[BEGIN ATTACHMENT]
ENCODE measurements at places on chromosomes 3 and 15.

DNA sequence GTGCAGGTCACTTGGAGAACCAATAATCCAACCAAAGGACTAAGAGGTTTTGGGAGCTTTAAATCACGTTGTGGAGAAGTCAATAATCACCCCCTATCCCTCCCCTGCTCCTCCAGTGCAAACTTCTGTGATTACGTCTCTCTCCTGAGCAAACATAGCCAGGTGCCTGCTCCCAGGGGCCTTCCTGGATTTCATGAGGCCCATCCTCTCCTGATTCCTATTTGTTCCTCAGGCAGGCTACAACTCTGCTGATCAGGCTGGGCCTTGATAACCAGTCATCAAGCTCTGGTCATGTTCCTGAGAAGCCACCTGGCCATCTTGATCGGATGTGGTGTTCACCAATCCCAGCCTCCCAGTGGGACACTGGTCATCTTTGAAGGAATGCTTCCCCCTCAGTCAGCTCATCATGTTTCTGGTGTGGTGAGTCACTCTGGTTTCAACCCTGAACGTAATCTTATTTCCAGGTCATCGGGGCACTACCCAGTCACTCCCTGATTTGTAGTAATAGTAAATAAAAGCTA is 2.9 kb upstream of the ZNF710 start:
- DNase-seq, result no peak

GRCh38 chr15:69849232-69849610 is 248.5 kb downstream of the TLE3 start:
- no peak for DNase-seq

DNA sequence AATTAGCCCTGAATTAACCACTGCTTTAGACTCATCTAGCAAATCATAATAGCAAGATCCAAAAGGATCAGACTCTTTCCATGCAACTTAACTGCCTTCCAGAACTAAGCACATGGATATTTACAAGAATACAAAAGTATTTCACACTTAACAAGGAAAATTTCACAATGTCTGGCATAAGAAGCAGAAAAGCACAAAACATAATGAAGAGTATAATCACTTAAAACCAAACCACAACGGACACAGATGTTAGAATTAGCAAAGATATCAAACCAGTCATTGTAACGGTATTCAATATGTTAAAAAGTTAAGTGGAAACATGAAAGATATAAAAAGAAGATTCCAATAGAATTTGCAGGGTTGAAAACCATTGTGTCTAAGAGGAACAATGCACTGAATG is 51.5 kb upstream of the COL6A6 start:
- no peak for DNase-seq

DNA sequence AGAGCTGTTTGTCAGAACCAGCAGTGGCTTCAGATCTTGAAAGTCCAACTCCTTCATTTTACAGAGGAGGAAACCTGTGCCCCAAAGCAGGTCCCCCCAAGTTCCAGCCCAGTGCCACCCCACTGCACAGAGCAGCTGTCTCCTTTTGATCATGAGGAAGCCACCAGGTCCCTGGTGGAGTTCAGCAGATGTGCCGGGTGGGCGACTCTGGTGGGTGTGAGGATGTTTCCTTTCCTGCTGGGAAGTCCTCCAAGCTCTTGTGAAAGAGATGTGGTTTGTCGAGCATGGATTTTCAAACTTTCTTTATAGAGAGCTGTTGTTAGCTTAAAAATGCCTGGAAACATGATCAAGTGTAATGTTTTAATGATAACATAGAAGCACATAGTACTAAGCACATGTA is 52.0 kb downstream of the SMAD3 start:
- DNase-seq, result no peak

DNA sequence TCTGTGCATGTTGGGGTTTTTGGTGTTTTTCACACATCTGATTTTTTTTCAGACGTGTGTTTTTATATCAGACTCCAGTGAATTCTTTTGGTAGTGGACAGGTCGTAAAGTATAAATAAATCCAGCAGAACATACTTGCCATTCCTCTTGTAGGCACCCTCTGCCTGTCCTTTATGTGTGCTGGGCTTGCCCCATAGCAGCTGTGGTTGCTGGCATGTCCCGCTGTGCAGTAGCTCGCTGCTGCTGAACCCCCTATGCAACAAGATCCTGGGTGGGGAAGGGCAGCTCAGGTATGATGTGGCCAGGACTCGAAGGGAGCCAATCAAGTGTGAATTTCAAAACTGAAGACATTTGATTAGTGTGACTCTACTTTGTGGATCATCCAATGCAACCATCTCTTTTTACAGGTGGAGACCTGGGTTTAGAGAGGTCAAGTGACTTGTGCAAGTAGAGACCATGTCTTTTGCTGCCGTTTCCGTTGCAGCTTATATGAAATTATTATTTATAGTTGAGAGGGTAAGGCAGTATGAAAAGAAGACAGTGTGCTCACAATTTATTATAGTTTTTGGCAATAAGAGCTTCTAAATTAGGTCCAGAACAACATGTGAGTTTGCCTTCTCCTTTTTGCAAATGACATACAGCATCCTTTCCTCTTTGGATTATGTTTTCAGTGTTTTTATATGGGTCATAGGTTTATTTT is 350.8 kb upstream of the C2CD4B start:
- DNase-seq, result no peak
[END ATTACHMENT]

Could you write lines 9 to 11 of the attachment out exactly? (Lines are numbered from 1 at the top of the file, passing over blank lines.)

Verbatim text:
- DNase-seq, result no peak

DNA sequence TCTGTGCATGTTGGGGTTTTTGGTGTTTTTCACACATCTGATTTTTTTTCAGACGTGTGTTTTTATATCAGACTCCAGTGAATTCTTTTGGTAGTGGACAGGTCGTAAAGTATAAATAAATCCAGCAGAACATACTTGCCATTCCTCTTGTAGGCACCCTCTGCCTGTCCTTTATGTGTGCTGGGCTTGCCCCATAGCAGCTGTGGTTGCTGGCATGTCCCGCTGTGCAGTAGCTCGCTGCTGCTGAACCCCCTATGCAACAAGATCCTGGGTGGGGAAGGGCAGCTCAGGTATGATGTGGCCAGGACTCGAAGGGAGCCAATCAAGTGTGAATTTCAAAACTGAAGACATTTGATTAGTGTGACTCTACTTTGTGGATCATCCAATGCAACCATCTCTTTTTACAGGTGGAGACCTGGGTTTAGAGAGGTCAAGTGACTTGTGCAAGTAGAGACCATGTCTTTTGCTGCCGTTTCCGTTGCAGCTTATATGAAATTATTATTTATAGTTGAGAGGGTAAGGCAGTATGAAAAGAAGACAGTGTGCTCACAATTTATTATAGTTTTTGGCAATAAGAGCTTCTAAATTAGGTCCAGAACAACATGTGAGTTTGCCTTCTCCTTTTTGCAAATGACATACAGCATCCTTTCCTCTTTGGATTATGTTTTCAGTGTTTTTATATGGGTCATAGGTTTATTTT is 350.8 kb upstream of the C2CD4B start:
- DNase-seq, result no peak